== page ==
MOTOR CONTROL AND LEARNING

EXS2MCL

2016

Credit points: 15

Subject outline

Inthis subject you will investigate the areas of movement development, movementcontrol and movement disorders. You will explore the neuro-anatomical andneurophysiological bases for developing and controlling movement. Specificattention will be given to the motor and sensory components of the central andperipheral nervous systems in relation to normal movement and disorderedmovement of the human body.

SchoolSchool of Allied Health

Credit points15

Subject Co-ordinatorDawson Kidgell

Available to Study Abroad StudentsNo

Subject year levelYear Level 2 - UG

Exchange StudentsNo

Subject particulars

Subject rules

Prerequisites HBS1HBB and students must be enrolled in the Bachelor of Exercise (Melbourne and Bendigo) and the Bachleor of Exercise Science and Master of Exercise Physiology (Bendigo).

Co-requisitesN/A

Incompatible subjectsN/A

Equivalent subjectsN/A

Special conditionsN/A

Learning resources

Readings

Resource TypeTitleResource RequirementAuthor and YearPublisher
Discipline SpecificAdvanced Neuromuscular Exercise PhysiologyPrescribedPhillip Gardner (2011)Human Kinetics

Graduate capabilities & intended learning outcomes

01. Describe how the anatomical and physiological characteristics of the nervous and sensory systems constrain movement

Activities:
Face-to-face lectures and on-line content. Workshops: case-based enquiries. Practicals: practicals exploring neuro-physiological responses.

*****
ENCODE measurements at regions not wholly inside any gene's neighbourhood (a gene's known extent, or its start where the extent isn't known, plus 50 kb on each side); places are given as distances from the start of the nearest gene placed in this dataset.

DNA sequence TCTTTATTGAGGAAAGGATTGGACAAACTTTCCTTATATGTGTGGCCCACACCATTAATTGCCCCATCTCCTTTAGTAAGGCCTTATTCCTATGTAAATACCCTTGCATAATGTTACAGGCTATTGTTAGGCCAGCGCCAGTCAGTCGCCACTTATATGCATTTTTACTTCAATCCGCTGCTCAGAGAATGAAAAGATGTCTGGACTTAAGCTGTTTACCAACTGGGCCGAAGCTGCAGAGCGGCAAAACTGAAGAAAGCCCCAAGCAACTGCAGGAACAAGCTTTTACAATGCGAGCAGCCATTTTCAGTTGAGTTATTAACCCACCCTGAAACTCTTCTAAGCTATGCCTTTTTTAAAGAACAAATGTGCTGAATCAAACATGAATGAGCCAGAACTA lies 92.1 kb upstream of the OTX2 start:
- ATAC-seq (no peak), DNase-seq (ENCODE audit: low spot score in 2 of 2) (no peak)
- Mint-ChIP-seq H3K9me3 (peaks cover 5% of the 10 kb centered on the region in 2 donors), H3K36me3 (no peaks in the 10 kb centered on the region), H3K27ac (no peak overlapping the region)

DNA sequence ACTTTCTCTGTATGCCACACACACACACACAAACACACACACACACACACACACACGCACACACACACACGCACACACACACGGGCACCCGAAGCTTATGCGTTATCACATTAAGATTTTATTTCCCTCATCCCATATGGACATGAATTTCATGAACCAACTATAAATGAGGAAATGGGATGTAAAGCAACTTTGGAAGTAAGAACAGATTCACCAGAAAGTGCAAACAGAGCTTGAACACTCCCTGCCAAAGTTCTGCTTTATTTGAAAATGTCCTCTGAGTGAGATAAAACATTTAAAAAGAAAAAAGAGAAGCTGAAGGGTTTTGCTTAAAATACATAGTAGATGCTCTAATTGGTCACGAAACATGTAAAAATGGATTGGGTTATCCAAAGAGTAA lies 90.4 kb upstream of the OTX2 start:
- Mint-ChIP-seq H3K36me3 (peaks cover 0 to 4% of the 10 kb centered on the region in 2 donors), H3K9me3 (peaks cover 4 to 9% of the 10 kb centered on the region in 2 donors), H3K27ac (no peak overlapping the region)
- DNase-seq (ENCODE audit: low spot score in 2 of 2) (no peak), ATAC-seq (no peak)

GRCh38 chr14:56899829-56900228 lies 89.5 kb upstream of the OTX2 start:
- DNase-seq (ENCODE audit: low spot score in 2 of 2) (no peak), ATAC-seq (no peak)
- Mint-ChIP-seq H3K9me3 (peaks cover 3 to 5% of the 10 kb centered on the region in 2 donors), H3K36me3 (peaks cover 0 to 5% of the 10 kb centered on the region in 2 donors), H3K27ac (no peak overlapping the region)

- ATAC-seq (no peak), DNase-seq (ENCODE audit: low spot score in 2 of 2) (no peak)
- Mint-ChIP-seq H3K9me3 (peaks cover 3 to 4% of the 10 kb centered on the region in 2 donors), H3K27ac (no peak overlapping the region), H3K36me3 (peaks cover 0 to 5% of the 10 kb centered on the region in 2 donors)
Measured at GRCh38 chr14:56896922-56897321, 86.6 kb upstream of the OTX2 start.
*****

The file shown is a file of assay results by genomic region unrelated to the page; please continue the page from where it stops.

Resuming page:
Related graduate capabilities and elements:
Creative Problem-solving (Creative Problem-solving)
Inquiry/ Research (Inquiry/ Research)
Critical Thinking (Critical Thinking)

02. Discuss how muscle activation and recruitment contribute to movement control.

Activities:
Face-to-face lectures and on-line content. Practicals: gym-based practicals exploring 1-joint, 2-joint and multi-joint muscle activation.
Related graduate capabilities and elements:
Inquiry/ Research (Inquiry/ Research)
Writing (Writing)
Creative Problem-solving (Creative Problem-solving)
Critical Thinking (Critical Thinking)

03. Explain key concepts related to the physical and electrical properties of neurons and motor neurons

Activities:
Face-to-face lectures and on-line content. Workshops: case-based enquiries. Practicals: assessments of posture and balance including Borg Balance scale, STAR excursion test, single leg stance, and investigation of sensory disturbance on balance and posture.
Related graduate capabilities and elements:
Writing (Writing)
Inquiry/ Research (Inquiry/ Research)
Critical Thinking (Critical Thinking)
Discipline Specific Competencies (Discipline Specific Competencies)
Creative Problem-solving (Creative Problem-solving)

04. Describe the acute adjustments in the neural control of movement during fatigue and disease

Activities:
Face-to-face lectures and on-line content. Practicals: video analysis of walking, jogging and sprinting using motion analysis software.
Related graduate capabilities and elements:
Creative Problem-solving (Creative Problem-solving)
Inquiry/ Research (Inquiry/ Research)
Critical Thinking (Critical Thinking)

05. Describe the neural adaptations to endurance training

Activities:
Face-to-face lectures and on-line content. Practicals: measurement of reaction time and investigation of the influence of fatigue on reaction time.
Related graduate capabilities and elements:
Inquiry/ Research (Inquiry/ Research)
Writing (Writing)
Creative Problem-solving (Creative Problem-solving)
Critical Thinking (Critical Thinking)
Discipline Specific Competencies (Discipline Specific Competencies)

06. Describe the neural adaptations to strength training

Activities:
Face-to-face lectures and on-line content. Workshops: evaluation of research surrounding low back pain, inhibition of deep stabilising muscles and specific re-training. Practicals: acquisition and interpretation of EMG with specific emphasis on EMG and kinematic changes during skill learning. For example, EMG analysis to determine sequential timing of muscle systems in the body (eg. antagonist vs agonist and synergistic muscles).